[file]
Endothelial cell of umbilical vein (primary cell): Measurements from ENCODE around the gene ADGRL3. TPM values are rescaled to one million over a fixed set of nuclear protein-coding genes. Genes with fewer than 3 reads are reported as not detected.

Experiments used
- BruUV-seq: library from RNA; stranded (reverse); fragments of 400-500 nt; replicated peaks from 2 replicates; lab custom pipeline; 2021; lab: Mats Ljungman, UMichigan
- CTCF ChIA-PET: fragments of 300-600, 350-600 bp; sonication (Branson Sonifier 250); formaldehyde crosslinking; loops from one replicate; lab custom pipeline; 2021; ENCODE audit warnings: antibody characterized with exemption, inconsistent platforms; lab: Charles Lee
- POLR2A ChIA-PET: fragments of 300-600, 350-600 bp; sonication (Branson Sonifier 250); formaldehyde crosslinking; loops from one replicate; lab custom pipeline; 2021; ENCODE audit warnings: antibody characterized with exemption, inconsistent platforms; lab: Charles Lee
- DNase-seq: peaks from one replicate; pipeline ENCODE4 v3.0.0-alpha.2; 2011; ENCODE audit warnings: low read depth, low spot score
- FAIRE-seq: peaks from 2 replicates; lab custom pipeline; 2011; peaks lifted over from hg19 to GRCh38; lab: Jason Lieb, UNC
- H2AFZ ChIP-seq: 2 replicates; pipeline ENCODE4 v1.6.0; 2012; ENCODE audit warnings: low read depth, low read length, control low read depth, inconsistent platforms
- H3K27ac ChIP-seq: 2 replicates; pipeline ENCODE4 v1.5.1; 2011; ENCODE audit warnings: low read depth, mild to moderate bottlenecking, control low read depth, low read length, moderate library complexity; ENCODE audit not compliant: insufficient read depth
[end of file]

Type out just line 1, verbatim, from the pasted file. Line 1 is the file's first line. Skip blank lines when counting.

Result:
Endothelial cell of umbilical vein (primary cell): Measurements from ENCODE around the gene ADGRL3. TPM values are rescaled to one million over a fixed set of nuclear protein-coding genes. Genes with fewer than 3 reads are reported as not detected.